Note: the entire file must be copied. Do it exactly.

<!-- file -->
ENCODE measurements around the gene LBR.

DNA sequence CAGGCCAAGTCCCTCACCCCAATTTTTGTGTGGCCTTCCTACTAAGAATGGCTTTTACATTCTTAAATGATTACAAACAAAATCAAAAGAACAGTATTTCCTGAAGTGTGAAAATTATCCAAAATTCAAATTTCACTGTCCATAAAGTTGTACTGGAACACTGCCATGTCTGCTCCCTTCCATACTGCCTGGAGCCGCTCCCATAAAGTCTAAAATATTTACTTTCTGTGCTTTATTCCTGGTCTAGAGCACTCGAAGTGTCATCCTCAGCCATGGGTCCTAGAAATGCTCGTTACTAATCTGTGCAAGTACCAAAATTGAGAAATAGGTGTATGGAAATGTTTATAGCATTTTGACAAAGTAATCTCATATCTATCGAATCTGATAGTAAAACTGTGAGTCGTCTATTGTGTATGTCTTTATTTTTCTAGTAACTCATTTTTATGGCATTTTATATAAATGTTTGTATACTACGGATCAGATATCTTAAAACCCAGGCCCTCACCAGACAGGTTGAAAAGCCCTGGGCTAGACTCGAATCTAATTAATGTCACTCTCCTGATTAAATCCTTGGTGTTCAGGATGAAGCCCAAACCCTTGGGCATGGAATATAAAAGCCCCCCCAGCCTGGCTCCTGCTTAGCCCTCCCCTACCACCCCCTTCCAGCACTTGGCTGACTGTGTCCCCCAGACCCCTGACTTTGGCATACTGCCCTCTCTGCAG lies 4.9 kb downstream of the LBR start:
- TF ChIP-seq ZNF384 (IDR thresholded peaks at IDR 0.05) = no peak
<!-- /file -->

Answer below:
ENCODE measurements around the gene LBR.

DNA sequence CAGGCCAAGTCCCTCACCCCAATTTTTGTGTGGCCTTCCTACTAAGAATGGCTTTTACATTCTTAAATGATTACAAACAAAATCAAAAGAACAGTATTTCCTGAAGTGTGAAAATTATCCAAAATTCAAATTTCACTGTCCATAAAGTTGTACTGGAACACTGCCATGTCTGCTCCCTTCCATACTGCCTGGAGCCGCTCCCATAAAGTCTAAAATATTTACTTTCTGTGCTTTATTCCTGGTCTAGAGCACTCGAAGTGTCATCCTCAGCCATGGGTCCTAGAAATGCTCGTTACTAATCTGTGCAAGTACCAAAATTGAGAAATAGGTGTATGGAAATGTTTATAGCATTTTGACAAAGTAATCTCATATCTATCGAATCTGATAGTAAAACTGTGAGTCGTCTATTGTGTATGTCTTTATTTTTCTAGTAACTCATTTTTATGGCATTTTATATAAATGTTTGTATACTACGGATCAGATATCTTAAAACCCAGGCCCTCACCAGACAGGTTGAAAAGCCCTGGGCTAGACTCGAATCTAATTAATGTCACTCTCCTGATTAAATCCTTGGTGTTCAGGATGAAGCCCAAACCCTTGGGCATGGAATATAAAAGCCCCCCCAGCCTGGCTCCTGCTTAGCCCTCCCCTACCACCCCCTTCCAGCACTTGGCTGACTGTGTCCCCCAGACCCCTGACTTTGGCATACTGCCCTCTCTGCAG lies 4.9 kb downstream of the LBR start:
- TF ChIP-seq ZNF384 (IDR thresholded peaks at IDR 0.05) = no peak